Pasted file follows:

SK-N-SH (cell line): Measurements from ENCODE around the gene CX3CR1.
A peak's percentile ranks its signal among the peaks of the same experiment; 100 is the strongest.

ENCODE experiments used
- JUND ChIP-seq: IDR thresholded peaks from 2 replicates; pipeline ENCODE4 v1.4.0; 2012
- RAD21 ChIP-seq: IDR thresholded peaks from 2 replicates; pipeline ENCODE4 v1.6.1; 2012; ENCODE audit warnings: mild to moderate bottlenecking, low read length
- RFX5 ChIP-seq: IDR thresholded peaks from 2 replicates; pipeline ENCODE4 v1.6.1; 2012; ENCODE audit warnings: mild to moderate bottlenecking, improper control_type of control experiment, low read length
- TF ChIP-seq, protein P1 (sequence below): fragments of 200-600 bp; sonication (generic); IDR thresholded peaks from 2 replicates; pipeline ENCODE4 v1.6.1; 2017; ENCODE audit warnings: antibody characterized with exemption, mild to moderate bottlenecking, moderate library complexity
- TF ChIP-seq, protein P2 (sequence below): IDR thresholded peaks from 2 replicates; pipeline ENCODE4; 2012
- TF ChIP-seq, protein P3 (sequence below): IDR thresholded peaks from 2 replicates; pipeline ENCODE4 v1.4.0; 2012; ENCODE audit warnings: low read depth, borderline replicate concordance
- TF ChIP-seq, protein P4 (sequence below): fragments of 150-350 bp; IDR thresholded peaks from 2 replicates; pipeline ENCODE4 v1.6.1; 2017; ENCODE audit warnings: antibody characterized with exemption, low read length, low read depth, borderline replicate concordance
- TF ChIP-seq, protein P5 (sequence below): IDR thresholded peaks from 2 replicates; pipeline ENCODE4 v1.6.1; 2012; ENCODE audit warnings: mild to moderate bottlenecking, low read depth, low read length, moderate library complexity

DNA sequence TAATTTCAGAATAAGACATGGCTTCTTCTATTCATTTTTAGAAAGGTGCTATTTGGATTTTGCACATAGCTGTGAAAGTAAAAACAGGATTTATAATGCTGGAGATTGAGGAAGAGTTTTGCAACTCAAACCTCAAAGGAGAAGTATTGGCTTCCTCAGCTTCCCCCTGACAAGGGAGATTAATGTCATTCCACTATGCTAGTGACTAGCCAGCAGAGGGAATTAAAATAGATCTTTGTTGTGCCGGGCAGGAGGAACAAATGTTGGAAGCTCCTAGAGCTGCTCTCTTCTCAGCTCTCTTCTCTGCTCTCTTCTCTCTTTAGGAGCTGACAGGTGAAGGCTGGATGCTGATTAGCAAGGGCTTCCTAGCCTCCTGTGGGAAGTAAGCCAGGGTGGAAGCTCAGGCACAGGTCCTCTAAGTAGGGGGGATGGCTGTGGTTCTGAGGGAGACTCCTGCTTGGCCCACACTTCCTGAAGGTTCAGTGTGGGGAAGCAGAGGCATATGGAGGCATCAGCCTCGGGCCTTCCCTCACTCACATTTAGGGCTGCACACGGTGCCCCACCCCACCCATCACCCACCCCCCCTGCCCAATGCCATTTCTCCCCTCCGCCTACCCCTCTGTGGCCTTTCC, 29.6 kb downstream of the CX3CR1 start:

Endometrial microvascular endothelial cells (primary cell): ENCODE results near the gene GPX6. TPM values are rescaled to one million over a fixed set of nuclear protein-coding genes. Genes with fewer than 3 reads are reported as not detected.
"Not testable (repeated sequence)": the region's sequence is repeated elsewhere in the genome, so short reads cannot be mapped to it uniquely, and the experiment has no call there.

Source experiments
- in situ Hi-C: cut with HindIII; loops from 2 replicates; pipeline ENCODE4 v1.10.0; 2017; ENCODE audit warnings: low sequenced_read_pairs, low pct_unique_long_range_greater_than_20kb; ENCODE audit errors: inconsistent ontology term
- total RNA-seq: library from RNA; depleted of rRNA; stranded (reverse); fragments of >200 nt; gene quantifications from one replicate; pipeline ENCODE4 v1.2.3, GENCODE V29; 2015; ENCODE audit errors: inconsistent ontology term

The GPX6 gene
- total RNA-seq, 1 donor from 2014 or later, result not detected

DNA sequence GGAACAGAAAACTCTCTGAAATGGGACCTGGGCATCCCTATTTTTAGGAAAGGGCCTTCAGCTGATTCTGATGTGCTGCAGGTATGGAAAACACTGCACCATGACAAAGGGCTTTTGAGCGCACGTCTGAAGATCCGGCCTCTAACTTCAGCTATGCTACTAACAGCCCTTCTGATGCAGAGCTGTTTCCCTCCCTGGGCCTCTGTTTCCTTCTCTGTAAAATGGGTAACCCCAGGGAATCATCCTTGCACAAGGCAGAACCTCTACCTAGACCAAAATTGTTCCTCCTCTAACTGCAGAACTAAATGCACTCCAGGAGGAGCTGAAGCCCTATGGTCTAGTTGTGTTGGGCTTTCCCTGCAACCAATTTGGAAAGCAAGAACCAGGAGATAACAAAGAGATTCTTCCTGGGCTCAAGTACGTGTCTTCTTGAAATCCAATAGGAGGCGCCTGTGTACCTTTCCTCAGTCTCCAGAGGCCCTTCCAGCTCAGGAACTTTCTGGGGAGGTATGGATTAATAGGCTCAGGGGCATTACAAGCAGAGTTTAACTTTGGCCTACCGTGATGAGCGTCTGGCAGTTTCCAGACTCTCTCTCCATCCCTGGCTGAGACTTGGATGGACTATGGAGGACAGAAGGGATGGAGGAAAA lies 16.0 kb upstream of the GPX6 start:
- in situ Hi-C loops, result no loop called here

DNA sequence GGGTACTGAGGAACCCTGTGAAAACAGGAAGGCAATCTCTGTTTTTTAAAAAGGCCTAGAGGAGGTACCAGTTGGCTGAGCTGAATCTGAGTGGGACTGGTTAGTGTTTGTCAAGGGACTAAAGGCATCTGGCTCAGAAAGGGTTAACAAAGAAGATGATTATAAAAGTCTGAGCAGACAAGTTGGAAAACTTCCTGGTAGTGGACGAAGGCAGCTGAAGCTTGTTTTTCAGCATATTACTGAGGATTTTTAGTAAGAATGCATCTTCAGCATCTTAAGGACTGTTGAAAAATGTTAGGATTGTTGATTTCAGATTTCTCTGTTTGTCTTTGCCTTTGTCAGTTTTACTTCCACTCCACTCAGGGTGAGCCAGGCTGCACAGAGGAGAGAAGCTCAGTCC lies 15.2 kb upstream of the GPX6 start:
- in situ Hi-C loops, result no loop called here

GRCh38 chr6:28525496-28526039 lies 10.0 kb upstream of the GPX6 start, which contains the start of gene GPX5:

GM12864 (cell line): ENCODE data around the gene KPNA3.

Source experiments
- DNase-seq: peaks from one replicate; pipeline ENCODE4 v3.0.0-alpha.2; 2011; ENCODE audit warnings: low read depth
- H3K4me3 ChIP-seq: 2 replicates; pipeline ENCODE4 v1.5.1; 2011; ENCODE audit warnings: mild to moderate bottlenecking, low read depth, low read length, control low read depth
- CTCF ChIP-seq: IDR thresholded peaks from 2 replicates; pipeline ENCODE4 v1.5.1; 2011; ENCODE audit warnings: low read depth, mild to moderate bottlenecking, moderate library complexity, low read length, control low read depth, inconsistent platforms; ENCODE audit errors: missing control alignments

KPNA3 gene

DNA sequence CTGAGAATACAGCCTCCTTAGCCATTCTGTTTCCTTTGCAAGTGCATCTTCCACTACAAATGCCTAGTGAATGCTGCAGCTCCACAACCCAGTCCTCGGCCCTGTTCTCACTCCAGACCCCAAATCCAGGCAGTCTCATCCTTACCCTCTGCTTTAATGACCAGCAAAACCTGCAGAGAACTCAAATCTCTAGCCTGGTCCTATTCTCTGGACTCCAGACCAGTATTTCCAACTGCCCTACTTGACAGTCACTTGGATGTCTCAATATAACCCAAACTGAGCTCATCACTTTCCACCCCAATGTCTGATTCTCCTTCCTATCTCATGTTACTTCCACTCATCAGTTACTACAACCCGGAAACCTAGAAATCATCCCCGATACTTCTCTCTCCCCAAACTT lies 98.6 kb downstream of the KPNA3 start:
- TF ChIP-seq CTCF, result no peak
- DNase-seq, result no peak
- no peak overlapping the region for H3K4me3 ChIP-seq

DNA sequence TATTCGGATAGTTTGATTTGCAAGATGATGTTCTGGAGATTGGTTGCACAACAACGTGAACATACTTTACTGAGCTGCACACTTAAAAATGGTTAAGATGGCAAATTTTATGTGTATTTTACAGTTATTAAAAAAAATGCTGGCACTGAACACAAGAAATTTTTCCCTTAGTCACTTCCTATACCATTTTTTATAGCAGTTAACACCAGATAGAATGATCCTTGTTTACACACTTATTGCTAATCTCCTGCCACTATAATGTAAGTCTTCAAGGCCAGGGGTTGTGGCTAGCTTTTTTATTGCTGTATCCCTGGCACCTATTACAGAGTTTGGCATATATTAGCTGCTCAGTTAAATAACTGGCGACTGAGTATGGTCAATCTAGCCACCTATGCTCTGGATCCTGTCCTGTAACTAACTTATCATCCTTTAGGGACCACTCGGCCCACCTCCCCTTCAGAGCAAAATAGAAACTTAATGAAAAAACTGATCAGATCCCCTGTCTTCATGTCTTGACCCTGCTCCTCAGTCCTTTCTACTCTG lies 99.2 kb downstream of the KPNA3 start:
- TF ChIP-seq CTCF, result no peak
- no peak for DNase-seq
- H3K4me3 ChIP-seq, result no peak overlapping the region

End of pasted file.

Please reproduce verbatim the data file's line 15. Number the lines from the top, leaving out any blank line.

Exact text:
Source experiments